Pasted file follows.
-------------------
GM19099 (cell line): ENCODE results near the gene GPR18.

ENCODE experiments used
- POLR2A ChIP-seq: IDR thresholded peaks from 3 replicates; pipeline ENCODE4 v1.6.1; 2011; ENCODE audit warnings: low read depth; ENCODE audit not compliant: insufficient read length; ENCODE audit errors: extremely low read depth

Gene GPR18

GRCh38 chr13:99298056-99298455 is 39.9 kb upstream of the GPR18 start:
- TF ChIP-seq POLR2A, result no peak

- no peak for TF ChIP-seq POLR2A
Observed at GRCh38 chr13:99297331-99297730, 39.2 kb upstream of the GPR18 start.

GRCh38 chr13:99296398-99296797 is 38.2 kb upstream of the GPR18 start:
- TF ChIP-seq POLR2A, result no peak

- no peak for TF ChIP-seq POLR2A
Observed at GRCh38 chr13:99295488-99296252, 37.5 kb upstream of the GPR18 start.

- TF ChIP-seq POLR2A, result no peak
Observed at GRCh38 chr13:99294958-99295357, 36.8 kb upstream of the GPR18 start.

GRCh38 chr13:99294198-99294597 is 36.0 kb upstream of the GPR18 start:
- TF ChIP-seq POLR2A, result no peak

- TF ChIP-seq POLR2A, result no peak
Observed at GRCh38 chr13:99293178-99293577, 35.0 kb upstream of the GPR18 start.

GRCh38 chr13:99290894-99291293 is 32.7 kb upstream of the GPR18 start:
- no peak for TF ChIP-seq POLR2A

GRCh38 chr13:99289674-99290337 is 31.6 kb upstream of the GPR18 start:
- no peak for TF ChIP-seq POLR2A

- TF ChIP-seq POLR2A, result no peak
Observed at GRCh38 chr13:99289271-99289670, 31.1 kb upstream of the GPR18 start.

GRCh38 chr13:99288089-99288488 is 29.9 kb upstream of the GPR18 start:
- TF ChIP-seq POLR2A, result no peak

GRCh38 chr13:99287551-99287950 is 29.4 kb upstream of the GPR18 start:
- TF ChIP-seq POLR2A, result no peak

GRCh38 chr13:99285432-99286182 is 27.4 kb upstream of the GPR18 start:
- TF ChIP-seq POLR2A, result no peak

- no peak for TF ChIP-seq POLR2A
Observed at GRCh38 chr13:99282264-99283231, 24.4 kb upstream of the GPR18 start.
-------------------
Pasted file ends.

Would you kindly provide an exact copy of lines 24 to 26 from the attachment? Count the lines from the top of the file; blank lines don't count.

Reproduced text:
Observed at GRCh38 chr13:99289271-99289670, 31.1 kb upstream of the GPR18 start.

GRCh38 chr13:99288089-99288488 is 29.9 kb upstream of the GPR18 start:
- TF ChIP-seq POLR2A, result no peak